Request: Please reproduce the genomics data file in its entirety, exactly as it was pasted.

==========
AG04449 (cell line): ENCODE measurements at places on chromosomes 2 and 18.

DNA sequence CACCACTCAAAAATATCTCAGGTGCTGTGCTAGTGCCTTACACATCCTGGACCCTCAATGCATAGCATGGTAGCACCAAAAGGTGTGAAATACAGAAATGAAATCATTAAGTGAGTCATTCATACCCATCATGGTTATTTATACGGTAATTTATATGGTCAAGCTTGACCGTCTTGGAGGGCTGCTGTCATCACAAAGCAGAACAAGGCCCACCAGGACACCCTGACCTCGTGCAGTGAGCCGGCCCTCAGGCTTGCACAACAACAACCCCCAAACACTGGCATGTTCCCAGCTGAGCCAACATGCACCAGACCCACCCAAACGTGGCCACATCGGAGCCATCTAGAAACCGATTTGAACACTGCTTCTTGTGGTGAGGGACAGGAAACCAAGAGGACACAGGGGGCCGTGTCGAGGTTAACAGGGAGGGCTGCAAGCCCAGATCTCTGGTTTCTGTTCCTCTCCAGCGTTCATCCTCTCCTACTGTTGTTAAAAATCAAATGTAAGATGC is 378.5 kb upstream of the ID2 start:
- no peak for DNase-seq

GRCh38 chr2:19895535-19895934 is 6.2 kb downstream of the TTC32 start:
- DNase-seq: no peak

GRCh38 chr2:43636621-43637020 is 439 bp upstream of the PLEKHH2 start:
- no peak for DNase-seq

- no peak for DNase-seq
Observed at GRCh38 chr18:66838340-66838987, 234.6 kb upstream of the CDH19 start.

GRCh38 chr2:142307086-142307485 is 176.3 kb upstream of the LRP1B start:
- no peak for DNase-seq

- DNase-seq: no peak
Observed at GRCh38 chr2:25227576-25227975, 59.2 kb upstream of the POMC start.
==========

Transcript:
AG04449 (cell line): ENCODE measurements at places on chromosomes 2 and 18.

DNA sequence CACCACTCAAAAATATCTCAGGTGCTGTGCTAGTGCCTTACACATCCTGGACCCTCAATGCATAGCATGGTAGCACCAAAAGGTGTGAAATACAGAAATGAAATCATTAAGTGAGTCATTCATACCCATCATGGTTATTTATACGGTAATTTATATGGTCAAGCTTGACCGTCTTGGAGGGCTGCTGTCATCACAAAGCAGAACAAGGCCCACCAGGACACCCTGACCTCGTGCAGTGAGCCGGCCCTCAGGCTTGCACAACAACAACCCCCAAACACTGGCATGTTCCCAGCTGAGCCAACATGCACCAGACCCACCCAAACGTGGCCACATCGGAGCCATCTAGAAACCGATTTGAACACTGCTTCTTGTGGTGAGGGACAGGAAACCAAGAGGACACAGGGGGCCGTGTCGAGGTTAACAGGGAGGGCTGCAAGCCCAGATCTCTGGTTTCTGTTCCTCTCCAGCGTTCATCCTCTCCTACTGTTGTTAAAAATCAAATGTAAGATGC is 378.5 kb upstream of the ID2 start:
- no peak for DNase-seq

GRCh38 chr2:19895535-19895934 is 6.2 kb downstream of the TTC32 start:
- DNase-seq: no peak

GRCh38 chr2:43636621-43637020 is 439 bp upstream of the PLEKHH2 start:
- no peak for DNase-seq

- no peak for DNase-seq
Observed at GRCh38 chr18:66838340-66838987, 234.6 kb upstream of the CDH19 start.

GRCh38 chr2:142307086-142307485 is 176.3 kb upstream of the LRP1B start:
- no peak for DNase-seq

- DNase-seq: no peak
Observed at GRCh38 chr2:25227576-25227975, 59.2 kb upstream of the POMC start.